Chromosomal copy number alterations for associations of ductal carcinoma in situ with invasive breast cancer.


Afghahi A, Forgó E, Mitani AA, Desai M, Varma S, Seto T, Rigdon J, Jensen KC, Troxell ML, Gomez SL, Das AK, Beck AH, Kurian AW, West RB. Chromosomal copy number alterations for associations of ductal carcinoma in situ with invasive breast cancer. Breast Cancer Res 2015;17:108.

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INTRODUCTION: Screening mammography has contributed to a significant increase in the diagnosis of ductal carcinoma in situ (DCIS), raising concerns about overdiagnosis and overtreatment. Building on prior observations from lineage evolution analysis, we examined whether measuring genomic features of DCIS would predict association with invasive breast carcinoma (IBC). The long-term goal is to enhance standard clinicopathologic measures of low- versus high-risk DCIS and to enable risk-appropriate treatment. METHODS: We studied three common chromosomal copy number alterations (CNA) in IBC and designed fluorescence in situ hybridization-based assay to measure copy number at these loci in DCIS samples. Clinicopathologic data were extracted from the electronic medical records of Stanford Cancer Institute and linked to demographic data from the population-based California Cancer Registry; results were integrated with data from tissue microarrays of specimens containing DCIS that did not develop IBC versus DCIS with concurrent IBC. Multivariable logistic regression analysis was performed to describe associations of CNAs with these two groups of DCIS. RESULTS: We examined 271 patients with DCIS (120 that did not develop IBC and 151 with concurrent IBC) for the presence of 1q, 8q24 and 11q13 copy number gains. Compared to DCIS-only patients, patients with concurrent IBC had higher frequencies of CNAs in their DCIS samples. On multivariable analysis with conventional clinicopathologic features, the copy number gains were significantly associated with concurrent IBC. The state of two of the three copy number gains in DCIS was associated with a risk of IBC that was 9.07 times that of no copy number gains, and the presence of gains at all three genomic loci in DCIS was associated with a more than 17-fold risk (P = 0.0013). CONCLUSIONS: CNAs have the potential to improve the identification of high-risk DCIS, defined by presence of concurrent IBC. Expanding and validating this approach in both additional cross-sectional and longitudinal cohorts may enable improved risk stratification and risk-appropriate treatment in DCIS.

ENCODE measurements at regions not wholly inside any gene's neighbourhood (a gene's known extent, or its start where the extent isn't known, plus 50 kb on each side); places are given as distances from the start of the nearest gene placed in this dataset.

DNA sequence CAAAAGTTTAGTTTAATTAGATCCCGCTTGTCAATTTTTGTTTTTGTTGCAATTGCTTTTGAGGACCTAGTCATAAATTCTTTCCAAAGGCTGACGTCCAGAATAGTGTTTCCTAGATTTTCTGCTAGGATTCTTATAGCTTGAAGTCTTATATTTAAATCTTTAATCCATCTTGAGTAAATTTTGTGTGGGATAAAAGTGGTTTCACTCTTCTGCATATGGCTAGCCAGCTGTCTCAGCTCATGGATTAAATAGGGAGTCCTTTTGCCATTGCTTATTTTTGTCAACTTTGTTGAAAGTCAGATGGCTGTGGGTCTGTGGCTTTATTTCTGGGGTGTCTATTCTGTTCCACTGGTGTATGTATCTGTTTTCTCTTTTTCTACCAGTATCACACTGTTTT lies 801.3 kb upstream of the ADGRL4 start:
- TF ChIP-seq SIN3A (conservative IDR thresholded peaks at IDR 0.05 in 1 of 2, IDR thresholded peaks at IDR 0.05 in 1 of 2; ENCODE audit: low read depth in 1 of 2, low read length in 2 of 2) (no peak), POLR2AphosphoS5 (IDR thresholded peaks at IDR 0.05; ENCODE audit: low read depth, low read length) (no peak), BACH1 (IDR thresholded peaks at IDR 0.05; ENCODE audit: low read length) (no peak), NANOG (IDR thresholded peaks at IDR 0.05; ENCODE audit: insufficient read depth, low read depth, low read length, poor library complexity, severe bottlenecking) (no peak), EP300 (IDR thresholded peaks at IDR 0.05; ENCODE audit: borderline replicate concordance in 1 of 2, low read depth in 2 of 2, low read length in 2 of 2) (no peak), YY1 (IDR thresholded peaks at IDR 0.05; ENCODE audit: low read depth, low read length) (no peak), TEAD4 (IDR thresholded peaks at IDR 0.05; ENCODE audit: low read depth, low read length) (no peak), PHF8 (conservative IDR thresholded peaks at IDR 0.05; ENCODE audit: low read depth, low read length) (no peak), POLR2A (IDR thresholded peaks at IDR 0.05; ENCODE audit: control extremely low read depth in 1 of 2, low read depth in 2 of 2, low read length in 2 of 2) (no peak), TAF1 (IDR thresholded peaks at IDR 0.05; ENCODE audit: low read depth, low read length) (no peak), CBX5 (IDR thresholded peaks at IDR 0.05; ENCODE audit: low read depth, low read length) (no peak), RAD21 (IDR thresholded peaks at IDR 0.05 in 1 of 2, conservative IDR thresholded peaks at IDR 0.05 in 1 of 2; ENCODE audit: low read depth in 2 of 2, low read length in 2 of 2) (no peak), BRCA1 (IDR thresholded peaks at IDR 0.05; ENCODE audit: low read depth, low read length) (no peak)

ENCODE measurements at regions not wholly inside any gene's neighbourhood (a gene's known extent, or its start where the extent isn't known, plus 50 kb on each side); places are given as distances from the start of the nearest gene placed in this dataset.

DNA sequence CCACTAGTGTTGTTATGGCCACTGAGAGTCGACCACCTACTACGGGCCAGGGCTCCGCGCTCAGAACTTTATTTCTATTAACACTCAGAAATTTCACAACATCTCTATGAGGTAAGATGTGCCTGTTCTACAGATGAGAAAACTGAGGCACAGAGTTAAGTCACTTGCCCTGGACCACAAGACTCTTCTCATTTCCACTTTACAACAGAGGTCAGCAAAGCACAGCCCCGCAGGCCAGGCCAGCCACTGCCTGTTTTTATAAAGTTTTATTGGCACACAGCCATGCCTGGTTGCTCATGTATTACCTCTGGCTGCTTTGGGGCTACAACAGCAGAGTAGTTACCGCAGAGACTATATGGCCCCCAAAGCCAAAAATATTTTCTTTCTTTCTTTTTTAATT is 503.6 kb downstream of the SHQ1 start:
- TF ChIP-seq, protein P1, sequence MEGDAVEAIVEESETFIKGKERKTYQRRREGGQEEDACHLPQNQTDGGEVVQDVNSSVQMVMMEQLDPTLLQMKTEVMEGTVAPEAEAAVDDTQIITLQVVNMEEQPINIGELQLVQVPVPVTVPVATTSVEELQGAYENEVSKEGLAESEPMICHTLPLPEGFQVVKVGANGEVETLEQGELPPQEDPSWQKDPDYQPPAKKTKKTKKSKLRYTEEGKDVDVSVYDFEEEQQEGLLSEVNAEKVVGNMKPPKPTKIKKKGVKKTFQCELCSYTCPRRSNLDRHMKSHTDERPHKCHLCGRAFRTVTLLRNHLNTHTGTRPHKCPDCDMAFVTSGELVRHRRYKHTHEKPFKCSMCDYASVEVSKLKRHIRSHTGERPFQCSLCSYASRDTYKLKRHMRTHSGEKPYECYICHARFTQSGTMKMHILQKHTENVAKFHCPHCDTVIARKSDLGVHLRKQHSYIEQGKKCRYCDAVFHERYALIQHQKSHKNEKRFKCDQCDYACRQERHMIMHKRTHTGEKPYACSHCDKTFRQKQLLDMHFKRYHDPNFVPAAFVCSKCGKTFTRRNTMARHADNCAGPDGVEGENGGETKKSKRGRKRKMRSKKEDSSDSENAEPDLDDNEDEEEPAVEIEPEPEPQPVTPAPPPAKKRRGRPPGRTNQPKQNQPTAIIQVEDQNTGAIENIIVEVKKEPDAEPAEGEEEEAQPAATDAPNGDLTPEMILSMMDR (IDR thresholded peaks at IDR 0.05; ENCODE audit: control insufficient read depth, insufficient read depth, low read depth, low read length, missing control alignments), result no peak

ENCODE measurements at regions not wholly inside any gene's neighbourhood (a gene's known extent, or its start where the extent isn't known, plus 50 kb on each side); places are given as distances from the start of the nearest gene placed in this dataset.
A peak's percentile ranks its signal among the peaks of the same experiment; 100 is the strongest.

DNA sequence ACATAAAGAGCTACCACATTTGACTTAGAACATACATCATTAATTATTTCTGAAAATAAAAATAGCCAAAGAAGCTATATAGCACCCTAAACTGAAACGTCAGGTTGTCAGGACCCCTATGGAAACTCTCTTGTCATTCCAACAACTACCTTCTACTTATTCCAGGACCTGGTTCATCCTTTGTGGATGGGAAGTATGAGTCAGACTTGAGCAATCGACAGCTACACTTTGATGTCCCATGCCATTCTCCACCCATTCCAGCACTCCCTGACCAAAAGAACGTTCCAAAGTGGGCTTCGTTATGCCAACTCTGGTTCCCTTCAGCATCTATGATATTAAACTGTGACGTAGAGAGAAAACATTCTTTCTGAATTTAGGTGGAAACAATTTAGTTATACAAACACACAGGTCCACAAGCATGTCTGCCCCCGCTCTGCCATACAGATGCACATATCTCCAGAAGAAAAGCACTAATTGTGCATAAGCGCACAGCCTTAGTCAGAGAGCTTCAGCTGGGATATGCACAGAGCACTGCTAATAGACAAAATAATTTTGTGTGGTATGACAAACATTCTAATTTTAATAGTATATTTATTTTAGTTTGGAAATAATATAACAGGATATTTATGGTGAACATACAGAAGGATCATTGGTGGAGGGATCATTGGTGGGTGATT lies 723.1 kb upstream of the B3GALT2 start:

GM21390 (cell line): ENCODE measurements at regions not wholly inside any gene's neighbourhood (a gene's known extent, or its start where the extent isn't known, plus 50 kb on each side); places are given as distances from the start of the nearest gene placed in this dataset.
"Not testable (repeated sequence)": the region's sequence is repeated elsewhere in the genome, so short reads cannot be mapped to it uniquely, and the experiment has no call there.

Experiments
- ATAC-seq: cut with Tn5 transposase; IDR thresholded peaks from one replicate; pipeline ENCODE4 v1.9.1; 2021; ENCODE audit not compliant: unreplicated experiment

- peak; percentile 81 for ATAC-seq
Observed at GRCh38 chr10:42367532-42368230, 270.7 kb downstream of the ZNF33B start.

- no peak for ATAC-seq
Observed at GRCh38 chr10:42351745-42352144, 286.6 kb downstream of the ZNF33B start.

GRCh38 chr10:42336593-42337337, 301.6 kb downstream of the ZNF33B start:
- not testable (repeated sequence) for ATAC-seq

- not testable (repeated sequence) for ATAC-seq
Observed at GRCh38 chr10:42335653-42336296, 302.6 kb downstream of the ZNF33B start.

Last updated on 09/11/2016